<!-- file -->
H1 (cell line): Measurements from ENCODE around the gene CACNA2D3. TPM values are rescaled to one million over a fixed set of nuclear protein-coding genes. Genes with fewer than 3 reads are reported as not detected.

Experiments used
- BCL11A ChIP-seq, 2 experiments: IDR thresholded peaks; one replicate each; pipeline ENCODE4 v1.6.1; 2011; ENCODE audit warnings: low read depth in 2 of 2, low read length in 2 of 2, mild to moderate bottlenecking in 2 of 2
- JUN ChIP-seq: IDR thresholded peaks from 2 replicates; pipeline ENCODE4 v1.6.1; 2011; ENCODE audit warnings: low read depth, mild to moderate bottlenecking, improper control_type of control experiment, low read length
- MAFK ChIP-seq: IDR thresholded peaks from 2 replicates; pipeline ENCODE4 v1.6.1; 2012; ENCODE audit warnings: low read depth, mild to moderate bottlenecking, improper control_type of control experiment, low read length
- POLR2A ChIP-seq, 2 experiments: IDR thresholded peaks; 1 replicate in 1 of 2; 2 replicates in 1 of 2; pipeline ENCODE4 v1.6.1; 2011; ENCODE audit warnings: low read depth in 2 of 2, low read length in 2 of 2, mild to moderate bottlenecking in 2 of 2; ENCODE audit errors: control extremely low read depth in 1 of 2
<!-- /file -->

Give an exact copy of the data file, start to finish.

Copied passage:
H1 (cell line): Measurements from ENCODE around the gene CACNA2D3. TPM values are rescaled to one million over a fixed set of nuclear protein-coding genes. Genes with fewer than 3 reads are reported as not detected.

Experiments used
- BCL11A ChIP-seq, 2 experiments: IDR thresholded peaks; one replicate each; pipeline ENCODE4 v1.6.1; 2011; ENCODE audit warnings: low read depth in 2 of 2, low read length in 2 of 2, mild to moderate bottlenecking in 2 of 2
- JUN ChIP-seq: IDR thresholded peaks from 2 replicates; pipeline ENCODE4 v1.6.1; 2011; ENCODE audit warnings: low read depth, mild to moderate bottlenecking, improper control_type of control experiment, low read length
- MAFK ChIP-seq: IDR thresholded peaks from 2 replicates; pipeline ENCODE4 v1.6.1; 2012; ENCODE audit warnings: low read depth, mild to moderate bottlenecking, improper control_type of control experiment, low read length
- POLR2A ChIP-seq, 2 experiments: IDR thresholded peaks; 1 replicate in 1 of 2; 2 replicates in 1 of 2; pipeline ENCODE4 v1.6.1; 2011; ENCODE audit warnings: low read depth in 2 of 2, low read length in 2 of 2, mild to moderate bottlenecking in 2 of 2; ENCODE audit errors: control extremely low read depth in 1 of 2